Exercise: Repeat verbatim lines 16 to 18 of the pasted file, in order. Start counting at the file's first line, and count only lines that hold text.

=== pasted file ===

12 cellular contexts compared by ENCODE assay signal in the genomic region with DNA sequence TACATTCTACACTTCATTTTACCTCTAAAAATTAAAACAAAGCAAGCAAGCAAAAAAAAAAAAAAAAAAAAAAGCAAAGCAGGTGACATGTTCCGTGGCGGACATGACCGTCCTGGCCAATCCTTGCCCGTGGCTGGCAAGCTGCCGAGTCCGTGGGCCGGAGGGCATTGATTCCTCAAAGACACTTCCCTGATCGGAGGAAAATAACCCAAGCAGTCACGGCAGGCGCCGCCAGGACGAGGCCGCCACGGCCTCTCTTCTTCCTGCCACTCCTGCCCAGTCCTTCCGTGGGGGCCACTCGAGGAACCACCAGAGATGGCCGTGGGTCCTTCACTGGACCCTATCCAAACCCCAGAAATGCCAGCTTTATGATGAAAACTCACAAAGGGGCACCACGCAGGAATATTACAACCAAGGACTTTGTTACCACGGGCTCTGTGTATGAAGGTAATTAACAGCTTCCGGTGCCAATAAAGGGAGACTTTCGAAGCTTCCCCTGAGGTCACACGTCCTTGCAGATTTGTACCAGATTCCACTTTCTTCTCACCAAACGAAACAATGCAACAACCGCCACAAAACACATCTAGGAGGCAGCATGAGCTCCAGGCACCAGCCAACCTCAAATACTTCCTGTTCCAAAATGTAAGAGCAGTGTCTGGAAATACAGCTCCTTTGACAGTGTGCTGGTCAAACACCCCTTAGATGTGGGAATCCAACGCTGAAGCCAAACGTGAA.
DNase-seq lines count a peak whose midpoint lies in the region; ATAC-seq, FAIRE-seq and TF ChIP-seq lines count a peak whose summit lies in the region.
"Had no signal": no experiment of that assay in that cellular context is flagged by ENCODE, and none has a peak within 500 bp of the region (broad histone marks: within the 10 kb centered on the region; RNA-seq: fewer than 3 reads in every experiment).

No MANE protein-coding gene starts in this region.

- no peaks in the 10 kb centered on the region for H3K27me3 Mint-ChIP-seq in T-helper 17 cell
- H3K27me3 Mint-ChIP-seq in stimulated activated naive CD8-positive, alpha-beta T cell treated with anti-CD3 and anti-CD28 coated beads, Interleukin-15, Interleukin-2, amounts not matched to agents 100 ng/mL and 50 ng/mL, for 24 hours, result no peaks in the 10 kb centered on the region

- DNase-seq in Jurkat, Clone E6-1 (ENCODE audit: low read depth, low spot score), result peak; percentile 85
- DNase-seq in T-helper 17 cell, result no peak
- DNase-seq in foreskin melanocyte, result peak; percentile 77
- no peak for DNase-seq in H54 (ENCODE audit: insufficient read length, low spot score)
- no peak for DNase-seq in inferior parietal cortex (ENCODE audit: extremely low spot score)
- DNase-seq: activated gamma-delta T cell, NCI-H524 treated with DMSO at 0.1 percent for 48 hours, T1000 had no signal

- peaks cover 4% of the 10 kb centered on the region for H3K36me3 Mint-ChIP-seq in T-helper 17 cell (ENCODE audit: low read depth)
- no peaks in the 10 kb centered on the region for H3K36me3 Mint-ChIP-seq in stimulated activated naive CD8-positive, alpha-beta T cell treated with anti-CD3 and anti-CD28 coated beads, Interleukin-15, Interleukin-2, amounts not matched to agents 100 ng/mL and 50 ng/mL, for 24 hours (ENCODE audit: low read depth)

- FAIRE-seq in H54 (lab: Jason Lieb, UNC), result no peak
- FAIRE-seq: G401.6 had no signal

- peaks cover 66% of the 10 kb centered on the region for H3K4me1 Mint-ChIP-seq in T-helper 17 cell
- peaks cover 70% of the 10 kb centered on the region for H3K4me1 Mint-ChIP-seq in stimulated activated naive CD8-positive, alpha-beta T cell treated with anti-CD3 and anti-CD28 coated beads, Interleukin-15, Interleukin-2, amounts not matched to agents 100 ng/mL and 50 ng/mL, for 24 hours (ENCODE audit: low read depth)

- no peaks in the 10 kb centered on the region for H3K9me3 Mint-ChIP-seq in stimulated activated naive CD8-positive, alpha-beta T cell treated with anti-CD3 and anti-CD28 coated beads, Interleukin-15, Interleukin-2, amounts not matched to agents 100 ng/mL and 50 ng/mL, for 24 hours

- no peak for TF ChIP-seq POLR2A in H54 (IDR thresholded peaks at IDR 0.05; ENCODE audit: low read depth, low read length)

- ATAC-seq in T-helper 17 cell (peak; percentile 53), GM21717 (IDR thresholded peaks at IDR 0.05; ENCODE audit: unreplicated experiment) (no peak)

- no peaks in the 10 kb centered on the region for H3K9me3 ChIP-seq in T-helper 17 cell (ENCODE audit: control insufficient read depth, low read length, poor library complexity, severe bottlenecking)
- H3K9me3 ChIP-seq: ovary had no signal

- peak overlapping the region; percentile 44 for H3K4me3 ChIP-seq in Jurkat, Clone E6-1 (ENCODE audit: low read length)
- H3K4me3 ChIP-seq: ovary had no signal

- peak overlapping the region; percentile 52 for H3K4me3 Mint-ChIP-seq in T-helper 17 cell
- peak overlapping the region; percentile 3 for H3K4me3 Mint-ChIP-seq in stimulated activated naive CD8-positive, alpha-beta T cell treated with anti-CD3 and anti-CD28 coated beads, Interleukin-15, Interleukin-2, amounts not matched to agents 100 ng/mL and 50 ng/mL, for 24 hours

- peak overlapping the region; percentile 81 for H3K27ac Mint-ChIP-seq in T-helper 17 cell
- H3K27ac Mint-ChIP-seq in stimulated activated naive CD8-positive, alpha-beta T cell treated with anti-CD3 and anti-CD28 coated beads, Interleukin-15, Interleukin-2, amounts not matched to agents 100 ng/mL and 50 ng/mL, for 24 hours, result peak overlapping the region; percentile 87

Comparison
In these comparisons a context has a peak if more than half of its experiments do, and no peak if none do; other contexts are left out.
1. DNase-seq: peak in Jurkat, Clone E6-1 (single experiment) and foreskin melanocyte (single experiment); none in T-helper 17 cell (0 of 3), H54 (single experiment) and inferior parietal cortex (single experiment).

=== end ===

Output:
- FAIRE-seq: G401.6 had no signal

- peaks cover 66% of the 10 kb centered on the region for H3K4me1 Mint-ChIP-seq in T-helper 17 cell
- peaks cover 70% of the 10 kb centered on the region for H3K4me1 Mint-ChIP-seq in stimulated activated naive CD8-positive, alpha-beta T cell treated with anti-CD3 and anti-CD28 coated beads, Interleukin-15, Interleukin-2, amounts not matched to agents 100 ng/mL and 50 ng/mL, for 24 hours (ENCODE audit: low read depth)